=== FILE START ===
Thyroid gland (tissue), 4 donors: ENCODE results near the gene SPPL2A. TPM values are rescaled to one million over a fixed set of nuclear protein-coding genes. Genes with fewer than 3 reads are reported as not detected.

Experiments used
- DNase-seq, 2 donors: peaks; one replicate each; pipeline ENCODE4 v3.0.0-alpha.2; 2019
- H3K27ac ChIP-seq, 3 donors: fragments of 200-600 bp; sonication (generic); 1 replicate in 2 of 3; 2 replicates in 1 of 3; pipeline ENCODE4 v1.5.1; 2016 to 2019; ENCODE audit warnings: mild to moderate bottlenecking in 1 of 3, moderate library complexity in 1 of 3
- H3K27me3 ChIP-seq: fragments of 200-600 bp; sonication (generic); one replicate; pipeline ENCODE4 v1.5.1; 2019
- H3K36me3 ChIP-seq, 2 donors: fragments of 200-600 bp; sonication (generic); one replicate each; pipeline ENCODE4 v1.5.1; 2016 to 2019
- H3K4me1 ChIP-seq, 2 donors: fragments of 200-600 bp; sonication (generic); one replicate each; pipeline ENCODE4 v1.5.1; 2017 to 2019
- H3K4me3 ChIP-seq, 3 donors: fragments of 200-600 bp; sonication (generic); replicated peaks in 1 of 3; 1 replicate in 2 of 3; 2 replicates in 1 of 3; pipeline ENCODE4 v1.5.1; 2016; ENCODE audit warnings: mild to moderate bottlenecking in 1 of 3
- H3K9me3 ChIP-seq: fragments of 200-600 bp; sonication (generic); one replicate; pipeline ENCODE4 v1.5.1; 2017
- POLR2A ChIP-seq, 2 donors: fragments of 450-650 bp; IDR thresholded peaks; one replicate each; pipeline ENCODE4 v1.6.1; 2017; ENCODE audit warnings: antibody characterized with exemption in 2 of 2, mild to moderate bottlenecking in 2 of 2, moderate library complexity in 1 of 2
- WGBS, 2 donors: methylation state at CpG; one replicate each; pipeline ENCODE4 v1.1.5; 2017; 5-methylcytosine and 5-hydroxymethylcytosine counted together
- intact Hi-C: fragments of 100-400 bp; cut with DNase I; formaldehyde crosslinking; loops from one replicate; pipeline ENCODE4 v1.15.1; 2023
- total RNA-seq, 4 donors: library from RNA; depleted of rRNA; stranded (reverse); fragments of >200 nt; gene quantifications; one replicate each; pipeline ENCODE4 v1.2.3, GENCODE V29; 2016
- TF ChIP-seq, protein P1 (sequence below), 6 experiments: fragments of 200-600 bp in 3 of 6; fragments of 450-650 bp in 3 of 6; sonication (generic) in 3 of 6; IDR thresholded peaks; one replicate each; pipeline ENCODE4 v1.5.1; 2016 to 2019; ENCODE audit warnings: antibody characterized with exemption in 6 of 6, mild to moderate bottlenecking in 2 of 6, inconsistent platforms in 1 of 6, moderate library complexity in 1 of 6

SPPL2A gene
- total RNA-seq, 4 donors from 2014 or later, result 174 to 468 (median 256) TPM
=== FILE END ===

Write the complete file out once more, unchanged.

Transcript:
Thyroid gland (tissue), 4 donors: ENCODE results near the gene SPPL2A. TPM values are rescaled to one million over a fixed set of nuclear protein-coding genes. Genes with fewer than 3 reads are reported as not detected.

Experiments used
- DNase-seq, 2 donors: peaks; one replicate each; pipeline ENCODE4 v3.0.0-alpha.2; 2019
- H3K27ac ChIP-seq, 3 donors: fragments of 200-600 bp; sonication (generic); 1 replicate in 2 of 3; 2 replicates in 1 of 3; pipeline ENCODE4 v1.5.1; 2016 to 2019; ENCODE audit warnings: mild to moderate bottlenecking in 1 of 3, moderate library complexity in 1 of 3
- H3K27me3 ChIP-seq: fragments of 200-600 bp; sonication (generic); one replicate; pipeline ENCODE4 v1.5.1; 2019
- H3K36me3 ChIP-seq, 2 donors: fragments of 200-600 bp; sonication (generic); one replicate each; pipeline ENCODE4 v1.5.1; 2016 to 2019
- H3K4me1 ChIP-seq, 2 donors: fragments of 200-600 bp; sonication (generic); one replicate each; pipeline ENCODE4 v1.5.1; 2017 to 2019
- H3K4me3 ChIP-seq, 3 donors: fragments of 200-600 bp; sonication (generic); replicated peaks in 1 of 3; 1 replicate in 2 of 3; 2 replicates in 1 of 3; pipeline ENCODE4 v1.5.1; 2016; ENCODE audit warnings: mild to moderate bottlenecking in 1 of 3
- H3K9me3 ChIP-seq: fragments of 200-600 bp; sonication (generic); one replicate; pipeline ENCODE4 v1.5.1; 2017
- POLR2A ChIP-seq, 2 donors: fragments of 450-650 bp; IDR thresholded peaks; one replicate each; pipeline ENCODE4 v1.6.1; 2017; ENCODE audit warnings: antibody characterized with exemption in 2 of 2, mild to moderate bottlenecking in 2 of 2, moderate library complexity in 1 of 2
- WGBS, 2 donors: methylation state at CpG; one replicate each; pipeline ENCODE4 v1.1.5; 2017; 5-methylcytosine and 5-hydroxymethylcytosine counted together
- intact Hi-C: fragments of 100-400 bp; cut with DNase I; formaldehyde crosslinking; loops from one replicate; pipeline ENCODE4 v1.15.1; 2023
- total RNA-seq, 4 donors: library from RNA; depleted of rRNA; stranded (reverse); fragments of >200 nt; gene quantifications; one replicate each; pipeline ENCODE4 v1.2.3, GENCODE V29; 2016
- TF ChIP-seq, protein P1 (sequence below), 6 experiments: fragments of 200-600 bp in 3 of 6; fragments of 450-650 bp in 3 of 6; sonication (generic) in 3 of 6; IDR thresholded peaks; one replicate each; pipeline ENCODE4 v1.5.1; 2016 to 2019; ENCODE audit warnings: antibody characterized with exemption in 6 of 6, mild to moderate bottlenecking in 2 of 6, inconsistent platforms in 1 of 6, moderate library complexity in 1 of 6

SPPL2A gene
- total RNA-seq, 4 donors from 2014 or later, result 174 to 468 (median 256) TPM